A general election to be fought on the economy and the cost of living could see politicians competing to win voters’ confidence on the cost of housing, according to a Populus poll.
The survey of more than 4000 British adults, commissioned by KPMG and Shelter, confirms that the economy and cost of living continue to dominate voting intentions for the 2015 election.
But the research suggests that politicians will struggle to capitalise on any public optimism about the economy until they address a handful of critical issues that stop the recovery "feeling real" to voters.
More than a third (38%) say they think an economic recovery is underway. However, just 1 in 10 (11%) agree that an economic recovery is taking place which they feel part of.
Almost half (49%) say that they would need to see wages rise before a recovery felt real for them and their family, while a third (36%) and a quarter (24%) respectively say that unemployment and inflation would need to fall.
Many cited the high cost of buying a home, with 69% saying that any recovery "won’t feel real" until it gets easier for young people to own a home.
More people said that rising house prices make them feel worse, rather than better, about their family’s future.
Meanwhile, the majority (72%) of those concerned by the cost of living say the situation would be improved by lower housing costs.
The research also uncovers emerging signs that policies like Help to Buy are yet to capture the public’s confidence. In spite of the scheme, just 8% of the public say that prospects for homeownership for young people have improved in recent times.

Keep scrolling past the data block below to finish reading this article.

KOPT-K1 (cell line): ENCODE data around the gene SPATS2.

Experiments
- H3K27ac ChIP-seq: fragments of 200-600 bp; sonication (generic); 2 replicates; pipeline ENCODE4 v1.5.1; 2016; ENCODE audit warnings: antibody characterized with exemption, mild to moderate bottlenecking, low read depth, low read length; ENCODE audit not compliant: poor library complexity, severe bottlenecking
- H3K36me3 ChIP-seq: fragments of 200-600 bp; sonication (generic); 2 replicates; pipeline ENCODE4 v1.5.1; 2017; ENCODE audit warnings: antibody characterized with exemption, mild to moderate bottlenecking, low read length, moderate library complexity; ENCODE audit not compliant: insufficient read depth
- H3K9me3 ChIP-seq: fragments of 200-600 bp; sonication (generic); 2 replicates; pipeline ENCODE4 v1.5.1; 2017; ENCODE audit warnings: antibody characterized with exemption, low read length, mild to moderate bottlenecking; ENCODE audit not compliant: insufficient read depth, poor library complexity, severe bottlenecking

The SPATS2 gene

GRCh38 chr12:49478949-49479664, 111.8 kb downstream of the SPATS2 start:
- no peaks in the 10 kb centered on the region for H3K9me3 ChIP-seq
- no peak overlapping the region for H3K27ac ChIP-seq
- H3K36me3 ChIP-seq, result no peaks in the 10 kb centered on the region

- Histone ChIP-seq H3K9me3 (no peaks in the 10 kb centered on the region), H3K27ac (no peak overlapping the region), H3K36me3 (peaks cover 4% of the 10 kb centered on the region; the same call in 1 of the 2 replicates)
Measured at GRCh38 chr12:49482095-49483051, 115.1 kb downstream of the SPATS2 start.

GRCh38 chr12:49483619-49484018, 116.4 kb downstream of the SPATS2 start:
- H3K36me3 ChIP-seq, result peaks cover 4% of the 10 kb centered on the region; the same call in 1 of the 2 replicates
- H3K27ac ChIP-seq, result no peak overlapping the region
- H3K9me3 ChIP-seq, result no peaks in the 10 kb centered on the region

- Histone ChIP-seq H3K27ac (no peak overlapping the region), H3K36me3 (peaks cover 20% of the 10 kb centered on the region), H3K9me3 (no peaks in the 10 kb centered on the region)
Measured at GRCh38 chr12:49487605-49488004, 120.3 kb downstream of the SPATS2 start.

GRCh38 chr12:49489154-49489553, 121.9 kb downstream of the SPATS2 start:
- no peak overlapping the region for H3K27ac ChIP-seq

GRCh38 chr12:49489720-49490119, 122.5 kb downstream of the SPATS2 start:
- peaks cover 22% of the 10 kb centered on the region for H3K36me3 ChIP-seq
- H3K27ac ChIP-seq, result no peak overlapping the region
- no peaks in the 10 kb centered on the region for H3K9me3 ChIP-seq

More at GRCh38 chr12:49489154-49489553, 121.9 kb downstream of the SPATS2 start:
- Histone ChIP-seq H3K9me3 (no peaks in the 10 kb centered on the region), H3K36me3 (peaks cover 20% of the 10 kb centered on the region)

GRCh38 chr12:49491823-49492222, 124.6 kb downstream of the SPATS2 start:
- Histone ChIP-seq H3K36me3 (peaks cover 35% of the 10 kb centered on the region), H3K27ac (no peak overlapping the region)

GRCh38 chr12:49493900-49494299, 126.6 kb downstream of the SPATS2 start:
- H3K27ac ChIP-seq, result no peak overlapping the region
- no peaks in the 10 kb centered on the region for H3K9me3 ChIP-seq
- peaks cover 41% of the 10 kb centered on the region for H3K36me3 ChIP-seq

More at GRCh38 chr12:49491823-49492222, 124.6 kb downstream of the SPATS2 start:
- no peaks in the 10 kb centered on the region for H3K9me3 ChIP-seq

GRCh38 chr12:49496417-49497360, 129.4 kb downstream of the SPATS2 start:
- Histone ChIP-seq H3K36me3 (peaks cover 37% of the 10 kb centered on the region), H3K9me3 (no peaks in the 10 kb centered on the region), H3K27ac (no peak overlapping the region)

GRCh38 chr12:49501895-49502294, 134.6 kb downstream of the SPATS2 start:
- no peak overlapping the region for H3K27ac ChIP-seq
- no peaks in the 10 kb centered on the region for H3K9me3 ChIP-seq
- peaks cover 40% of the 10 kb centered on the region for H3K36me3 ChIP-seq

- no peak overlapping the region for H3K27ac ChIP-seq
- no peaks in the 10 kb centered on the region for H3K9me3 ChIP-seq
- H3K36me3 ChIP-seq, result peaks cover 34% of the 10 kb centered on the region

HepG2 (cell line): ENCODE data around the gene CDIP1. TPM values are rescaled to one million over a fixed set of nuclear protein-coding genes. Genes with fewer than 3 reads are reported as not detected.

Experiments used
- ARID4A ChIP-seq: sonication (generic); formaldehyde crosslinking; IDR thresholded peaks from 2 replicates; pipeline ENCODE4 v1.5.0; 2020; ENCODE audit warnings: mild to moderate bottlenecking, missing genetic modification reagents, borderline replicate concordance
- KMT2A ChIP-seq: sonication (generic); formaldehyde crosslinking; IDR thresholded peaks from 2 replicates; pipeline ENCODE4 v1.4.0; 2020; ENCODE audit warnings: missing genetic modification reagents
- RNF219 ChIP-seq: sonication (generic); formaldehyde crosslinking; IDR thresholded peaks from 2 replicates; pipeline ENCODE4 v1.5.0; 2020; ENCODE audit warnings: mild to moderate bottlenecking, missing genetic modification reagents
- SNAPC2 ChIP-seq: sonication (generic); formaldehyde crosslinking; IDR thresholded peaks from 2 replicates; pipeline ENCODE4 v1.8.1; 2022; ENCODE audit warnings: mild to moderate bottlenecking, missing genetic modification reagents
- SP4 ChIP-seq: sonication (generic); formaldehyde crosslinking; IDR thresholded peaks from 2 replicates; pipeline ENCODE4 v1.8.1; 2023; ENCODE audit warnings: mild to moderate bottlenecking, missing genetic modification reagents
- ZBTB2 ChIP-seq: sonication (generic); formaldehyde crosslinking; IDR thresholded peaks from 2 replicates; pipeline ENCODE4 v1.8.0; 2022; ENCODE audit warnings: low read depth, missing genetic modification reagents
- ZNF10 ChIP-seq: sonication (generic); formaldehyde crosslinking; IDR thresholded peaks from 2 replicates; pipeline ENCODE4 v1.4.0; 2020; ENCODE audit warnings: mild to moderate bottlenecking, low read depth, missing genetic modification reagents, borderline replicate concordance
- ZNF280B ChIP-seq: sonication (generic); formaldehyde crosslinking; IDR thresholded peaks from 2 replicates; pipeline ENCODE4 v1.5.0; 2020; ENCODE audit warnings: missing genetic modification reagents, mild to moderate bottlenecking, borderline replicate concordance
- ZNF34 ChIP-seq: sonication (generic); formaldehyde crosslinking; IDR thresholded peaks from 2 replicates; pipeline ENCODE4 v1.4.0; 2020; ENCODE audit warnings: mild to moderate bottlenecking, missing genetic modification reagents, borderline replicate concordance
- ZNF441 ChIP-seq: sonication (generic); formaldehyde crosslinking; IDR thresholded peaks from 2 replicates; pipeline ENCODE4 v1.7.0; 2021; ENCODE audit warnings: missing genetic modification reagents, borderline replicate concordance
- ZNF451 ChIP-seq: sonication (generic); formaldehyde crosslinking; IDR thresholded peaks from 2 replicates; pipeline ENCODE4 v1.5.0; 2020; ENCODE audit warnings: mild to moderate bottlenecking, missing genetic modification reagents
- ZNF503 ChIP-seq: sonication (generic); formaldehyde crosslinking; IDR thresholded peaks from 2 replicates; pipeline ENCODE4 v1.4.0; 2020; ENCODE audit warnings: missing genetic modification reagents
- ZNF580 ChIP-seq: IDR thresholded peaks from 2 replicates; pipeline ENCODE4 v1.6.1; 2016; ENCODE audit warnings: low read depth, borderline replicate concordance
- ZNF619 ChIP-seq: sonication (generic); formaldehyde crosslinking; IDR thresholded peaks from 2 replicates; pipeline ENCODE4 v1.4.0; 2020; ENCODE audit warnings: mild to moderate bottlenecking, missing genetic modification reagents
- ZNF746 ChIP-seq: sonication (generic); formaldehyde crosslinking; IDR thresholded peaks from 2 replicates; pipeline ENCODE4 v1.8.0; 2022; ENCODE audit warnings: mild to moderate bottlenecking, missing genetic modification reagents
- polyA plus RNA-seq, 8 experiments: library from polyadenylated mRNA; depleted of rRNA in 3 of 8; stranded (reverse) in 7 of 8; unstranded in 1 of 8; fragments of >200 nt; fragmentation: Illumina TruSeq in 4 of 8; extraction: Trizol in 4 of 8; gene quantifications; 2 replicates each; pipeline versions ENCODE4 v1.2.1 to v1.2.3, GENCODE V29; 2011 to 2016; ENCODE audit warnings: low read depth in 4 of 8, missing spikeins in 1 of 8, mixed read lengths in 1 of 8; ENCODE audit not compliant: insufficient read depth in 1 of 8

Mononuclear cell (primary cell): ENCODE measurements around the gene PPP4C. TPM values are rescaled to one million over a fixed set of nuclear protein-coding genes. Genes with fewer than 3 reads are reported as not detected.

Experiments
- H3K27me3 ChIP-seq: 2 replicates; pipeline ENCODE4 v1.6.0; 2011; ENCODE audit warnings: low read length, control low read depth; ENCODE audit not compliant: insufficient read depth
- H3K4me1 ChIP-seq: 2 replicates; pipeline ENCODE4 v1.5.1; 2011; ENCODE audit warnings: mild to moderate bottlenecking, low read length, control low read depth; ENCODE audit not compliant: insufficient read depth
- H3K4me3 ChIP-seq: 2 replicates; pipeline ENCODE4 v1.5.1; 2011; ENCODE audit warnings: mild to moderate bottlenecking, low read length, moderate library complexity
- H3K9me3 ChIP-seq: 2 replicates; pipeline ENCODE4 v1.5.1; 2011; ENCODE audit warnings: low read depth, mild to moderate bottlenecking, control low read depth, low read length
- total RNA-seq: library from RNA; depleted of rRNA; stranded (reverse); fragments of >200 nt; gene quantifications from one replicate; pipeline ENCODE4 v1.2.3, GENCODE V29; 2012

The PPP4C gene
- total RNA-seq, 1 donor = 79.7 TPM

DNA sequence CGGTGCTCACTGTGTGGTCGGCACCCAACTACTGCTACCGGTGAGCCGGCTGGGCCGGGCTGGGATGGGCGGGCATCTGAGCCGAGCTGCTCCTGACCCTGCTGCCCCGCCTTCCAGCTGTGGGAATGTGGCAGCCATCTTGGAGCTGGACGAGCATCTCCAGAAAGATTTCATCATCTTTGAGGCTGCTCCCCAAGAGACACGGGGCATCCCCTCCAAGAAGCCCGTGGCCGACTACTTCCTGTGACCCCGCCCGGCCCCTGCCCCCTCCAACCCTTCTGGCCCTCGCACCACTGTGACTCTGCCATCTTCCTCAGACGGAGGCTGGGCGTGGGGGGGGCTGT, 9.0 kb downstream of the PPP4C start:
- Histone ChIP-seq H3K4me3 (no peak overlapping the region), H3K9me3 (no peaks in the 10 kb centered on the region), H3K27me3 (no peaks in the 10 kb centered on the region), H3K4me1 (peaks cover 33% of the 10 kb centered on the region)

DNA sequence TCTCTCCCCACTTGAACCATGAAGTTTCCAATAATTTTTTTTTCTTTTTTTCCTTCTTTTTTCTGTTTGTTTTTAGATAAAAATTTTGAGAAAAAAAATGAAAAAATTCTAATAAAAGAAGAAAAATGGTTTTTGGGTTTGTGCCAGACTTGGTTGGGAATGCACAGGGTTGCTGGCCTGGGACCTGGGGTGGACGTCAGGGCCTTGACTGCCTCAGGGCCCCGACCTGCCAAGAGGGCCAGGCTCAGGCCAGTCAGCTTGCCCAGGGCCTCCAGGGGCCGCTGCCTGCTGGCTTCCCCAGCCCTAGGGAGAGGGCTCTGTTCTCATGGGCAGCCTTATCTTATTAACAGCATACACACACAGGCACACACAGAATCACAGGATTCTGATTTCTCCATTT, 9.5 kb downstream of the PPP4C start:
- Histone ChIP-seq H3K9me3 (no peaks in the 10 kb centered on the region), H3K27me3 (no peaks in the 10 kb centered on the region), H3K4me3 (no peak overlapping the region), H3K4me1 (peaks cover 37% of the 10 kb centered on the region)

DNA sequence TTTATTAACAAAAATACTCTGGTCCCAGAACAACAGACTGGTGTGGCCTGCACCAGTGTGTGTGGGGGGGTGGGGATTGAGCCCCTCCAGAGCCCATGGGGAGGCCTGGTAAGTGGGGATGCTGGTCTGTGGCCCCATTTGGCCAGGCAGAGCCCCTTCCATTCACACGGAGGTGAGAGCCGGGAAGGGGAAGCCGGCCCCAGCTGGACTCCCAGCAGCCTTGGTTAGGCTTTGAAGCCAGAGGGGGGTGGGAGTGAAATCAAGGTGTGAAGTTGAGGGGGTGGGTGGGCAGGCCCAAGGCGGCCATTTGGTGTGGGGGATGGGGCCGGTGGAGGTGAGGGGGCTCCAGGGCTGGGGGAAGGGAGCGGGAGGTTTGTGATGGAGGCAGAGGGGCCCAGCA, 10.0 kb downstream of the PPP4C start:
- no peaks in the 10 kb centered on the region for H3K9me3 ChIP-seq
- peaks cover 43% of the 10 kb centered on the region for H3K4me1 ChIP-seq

Instead, 3 in 4 say that young people’s prospects of homeownership have actually worsened over the past few years, and more dramatically when compared with other issues. This means the public feels that the next generation’s hope of owning a home has worsened more than youth unemployment or wages.
The research sounds a warning signal to politicians of all parties that they need to go further to win the trust of voters worried about the next generation’s prospects of owning a home of their own.
But the poll also hints at the size of the political opportunity to play for, with more than a third (39%) of those polled – the largest proportion – saying that they don’t yet trust any party on the issue.
Rick Nye, Managing Director of Populus, warned that with housing becoming central to the public’s sense of economic confidence, politicians ignore it at their peril.
“The availability and affordability of housing will play a significant role in the next election, but it is most likely to play out through other issues. Nearly half of voters say the state of the economy or living costs will be among the most important issues at the next election, and nearly three quarters of those say that lower housing costs would improve their view of these.
"A majority of people believe that the prospects for young people owning their own home have deteriorated in recent years and three in ten parents think they will be unable to help their children to buy their first home if asked.”
Marianne Fallon, Head of Corporate Affairs at KPMG, said: “This research underlines the importance of housing in people’s lives. An accessible and affordable housing market is vital if people and families are to be able to build on their aspirations and unlock their potential. It’s important for business too, to know that staff can afford to live within reach of where they are located.”
Campbell Robb, chief executive of Shelter, said: “From priced out young couples to families facing homelessness, every day our advisers see the reality that our housing shortage is now hitting people from all walks of life, and across the income scale.
"This poll makes it clear that no political leader can win the trust of voters on the economy or the cost of living without addressing high rents and house prices. But what we haven’t yet seen is any party putting forward the big, bold vision we need to deliver more affordable homes.”